Wednesday, January 15, 2014

DVD Review: BIG STAR: NOTHING CAN HURT ME (2012)

BIG STAR: NOTHING CAN HURT ME (2012) 

Region: 1 NTSC
Rating: PG-13
Duration: 111 Minutes
Audio: English Dolby Digital 5.1 with Optional English SDH, French and Spanish Subtitles
Video: 16:9 Widescreen (1.78:1) 
Director: Drew DeNicola
Big Star: Alex Chilton, Jody Stephens,
Chris Bell and Andy Hummel
My introduction to the music of Big Star came in 1997 while tuned into Radio Limbo 103.3 FM - a pirate radio station here in Tucson, AZ late one night when across my speakers came the sublime slice of pop "September Gurls" which floated across the room and into my ears, it was love at first listen and the next day I bought both "#1 Record/Radio City" and Third/Sister Lovers" and never looked back, they're that kind of band, once they get their hooks into you your snagged, for life. 

Big Star: Nothing Can Hurt Me (2012) is a touching portrait of the power-pop rockers Big Star who emerged from Memphis music scene in the early 1970's following the break-up of The Box Tops when singer Alex Chilton met singer-songwriter-guitarist Chris Bell. The fated meeting soon spawned Big Star who were born in the belly of Ardent Studios as a recording project. Truly something magic happened during those early sessions and the result was a classic first album, the ironically titled '#1 Album'. Big Star created gorgeous pop songs with a unique guitar sound and tone, heart melting harmonies and poignant lyrics that were at once naive, cynical and seemed to divulge simple truths about love and life, a very honest album. 

While the album received critical acclaim it was a commercial failure. In a way it reminds me of the trajectory of The Velvet Underground who were never a commercial success but as legend has it everyone who heard VU started a band, Big Star definitely went onto influence a great number of bands including Elliot Smith, R.E.M. and The Replacements just to name but a few.

Alex Chilton
The doc tells the story of the studio magic, the tumultuous relationship of Alex Chilton and Chris Bell and their separation following the first albums commercial failure.  We follow their disparate paths following '#1 Record' as Chilton continues the band for two more albums while Bell attempted to secure a solo record deal. It's both inspiring and heart-breaking, particularly the story of Chris Bell, a seeker who dabbled in drugs in search of spirituality who passed on in 1978. Through the story we come to realize that Bell was sort of the soul of the band and when he and Chilton reunite on the Chris Bell solo single "I Am the Cosmos" years later the results are eerie and beautiful.  

We have a wealth of early pictures of the band, stories from the studio from the surviving band mates Jody Stephens and Andy Hummel, the Bell family, radio interview with Chilton, studio techs and producers, rare studio outtakes and vintage performance video of Big Star, Alex Chilton, The Cramps and Panther Burns, plus testimony from musicians (Stephen Drodz of the Flaming Lips, Ken Stringfellow of The Posies, Mike Mills of R.E.M., Robyn Hitchcock, Cheap Trick) and critics (Lester Bangs,  which attest to the profound influence of the music Big Star music and legacy. The film follows up to it's logical conclusion, the 1993 reunion of the band and subsequent touring on through to Chilton's 2010 death and the touching all-star tribute to the band's legacy at the South By Southwest.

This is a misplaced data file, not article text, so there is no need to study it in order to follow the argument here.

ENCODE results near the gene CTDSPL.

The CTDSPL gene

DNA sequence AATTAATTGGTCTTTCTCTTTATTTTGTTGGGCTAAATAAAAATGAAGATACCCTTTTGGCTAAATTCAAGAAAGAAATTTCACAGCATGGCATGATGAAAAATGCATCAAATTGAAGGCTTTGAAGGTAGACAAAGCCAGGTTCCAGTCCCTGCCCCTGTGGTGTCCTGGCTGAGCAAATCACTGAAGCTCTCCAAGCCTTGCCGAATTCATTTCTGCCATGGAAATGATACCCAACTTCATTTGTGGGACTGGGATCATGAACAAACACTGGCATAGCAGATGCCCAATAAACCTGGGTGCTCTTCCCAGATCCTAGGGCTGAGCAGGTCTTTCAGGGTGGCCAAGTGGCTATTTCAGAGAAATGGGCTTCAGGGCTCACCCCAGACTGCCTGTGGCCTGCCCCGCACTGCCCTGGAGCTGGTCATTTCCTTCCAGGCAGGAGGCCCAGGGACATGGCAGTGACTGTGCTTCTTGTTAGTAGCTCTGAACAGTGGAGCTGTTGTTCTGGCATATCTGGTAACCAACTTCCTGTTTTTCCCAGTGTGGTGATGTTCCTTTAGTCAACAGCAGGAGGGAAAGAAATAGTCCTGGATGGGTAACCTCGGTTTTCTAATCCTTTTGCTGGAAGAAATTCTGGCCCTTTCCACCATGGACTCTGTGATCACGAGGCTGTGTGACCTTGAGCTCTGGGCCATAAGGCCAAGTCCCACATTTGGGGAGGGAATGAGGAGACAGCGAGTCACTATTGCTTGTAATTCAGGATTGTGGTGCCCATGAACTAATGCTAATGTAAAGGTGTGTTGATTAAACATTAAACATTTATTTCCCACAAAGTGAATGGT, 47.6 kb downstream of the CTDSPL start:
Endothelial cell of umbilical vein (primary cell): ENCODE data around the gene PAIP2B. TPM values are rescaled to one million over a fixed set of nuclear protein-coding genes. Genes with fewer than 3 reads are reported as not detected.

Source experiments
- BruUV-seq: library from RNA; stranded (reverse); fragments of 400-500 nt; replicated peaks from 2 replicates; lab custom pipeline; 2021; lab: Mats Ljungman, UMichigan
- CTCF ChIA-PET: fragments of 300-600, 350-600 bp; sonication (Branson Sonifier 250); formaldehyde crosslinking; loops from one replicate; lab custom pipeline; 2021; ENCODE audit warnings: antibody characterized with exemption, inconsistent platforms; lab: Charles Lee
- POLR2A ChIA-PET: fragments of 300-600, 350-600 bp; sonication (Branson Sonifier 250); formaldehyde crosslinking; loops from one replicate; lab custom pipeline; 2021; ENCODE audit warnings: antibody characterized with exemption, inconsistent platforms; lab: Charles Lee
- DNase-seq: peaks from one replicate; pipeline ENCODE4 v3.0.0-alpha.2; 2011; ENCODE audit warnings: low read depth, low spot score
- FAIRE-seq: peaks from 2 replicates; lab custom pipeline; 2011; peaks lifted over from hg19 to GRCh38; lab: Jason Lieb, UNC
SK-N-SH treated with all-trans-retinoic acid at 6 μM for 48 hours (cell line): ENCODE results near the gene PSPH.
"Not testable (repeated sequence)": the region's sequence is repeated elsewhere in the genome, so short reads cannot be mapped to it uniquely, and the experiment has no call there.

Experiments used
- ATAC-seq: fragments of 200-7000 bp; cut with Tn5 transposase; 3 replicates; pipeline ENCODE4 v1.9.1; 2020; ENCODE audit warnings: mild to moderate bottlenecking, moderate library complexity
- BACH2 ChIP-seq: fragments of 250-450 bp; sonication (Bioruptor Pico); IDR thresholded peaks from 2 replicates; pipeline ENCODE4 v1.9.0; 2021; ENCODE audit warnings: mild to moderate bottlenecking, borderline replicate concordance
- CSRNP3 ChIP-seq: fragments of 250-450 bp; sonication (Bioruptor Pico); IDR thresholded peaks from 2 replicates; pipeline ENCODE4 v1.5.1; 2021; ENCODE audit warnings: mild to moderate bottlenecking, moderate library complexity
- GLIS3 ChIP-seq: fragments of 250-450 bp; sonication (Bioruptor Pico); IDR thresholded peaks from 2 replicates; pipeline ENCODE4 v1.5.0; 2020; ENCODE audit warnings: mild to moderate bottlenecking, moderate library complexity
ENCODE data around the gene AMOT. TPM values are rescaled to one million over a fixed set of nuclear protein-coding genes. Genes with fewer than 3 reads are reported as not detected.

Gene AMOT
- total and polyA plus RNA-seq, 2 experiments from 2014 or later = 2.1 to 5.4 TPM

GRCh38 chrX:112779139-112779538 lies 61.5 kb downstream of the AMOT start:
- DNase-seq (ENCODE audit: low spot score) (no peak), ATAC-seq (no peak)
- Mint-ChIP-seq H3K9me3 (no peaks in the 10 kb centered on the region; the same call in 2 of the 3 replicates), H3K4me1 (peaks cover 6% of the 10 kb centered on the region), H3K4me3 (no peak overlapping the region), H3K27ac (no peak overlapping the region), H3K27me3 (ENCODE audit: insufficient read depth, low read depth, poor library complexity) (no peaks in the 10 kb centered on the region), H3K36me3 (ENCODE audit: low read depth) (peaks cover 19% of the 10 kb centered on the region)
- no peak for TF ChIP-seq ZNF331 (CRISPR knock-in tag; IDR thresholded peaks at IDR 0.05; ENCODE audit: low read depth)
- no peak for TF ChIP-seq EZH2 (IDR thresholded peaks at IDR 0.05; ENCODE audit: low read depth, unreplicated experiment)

This is a documentary with a lot of re watch value, one of the best music docs of the past few years. It's right up there with the phenomenal A Band Called Death (2012) doc which tells the story of early 70's Detroit proto-punk rockers Death, which if you haven't seen it is streaming on Netflix as is the Big star doc. 


Chris Bell
DVD: Magnolia Picture's DVD presents the film in the original anamorphic widescreen (1.85:1) aspect ratio and it looks solid. Sourced from varying images and interview segments, vintage photos and video clips, and press clippings the images, of varying quality, flow to comes through wonderfully with a nicely balanced English language Dolby Digital 5.1 mix. Optional English SDH, Spanish and French language subtitles are provided. 

Onto the special features we have a mini treasure cnsisting of ten minutes of deleted scenes that center on the band's touring from '72-'74 plus two featurettes  focusing particularly on Chris Bell and Alex Chilton, the making-of the third album is quite interesting as are the New York years.  There's also a featurette of behind-the-scenes super 8mm, studio outtakes and commentary on the in-studio experience from Ardent Studios alum who were on hand for the '#1 Record' and "Radio City" sessions, it's great stuff and the audiophiles will be delighted as they talk about the unorthodox recording methods the band used to capture their specific sound and guitar tones in the studio, the science of the recordings, loved it. 


DVD Special Features: 
- Deleted Scenes (10:32) 
- Chris Bell (18:32) 
- Alex Chilton (24:08)
- Big Star in the Studio (15:13) 
- Trailer (2:22) 
- Magnolia Trailers: Good Ol' Freda (2:21), Black Fish (2:25), Prince Avalanche (2:20), A Hijacking (2:02) 

Verdict: A gorgeous documentary that fans of Big Star will adore and the story so captivating that I imagine the uninitiated will be drawn into the soulful pop music, and that's a wonderful thing. Big Star are a seminal band right up there with Velvet Underground, one of the unsung heroes of pop music in the 1970's and this doc is a truly moving document of a band that just got lost in the shuffle during their time but have since gained a cult following through the decades and it continues to grow. 4.5 Outta 5  

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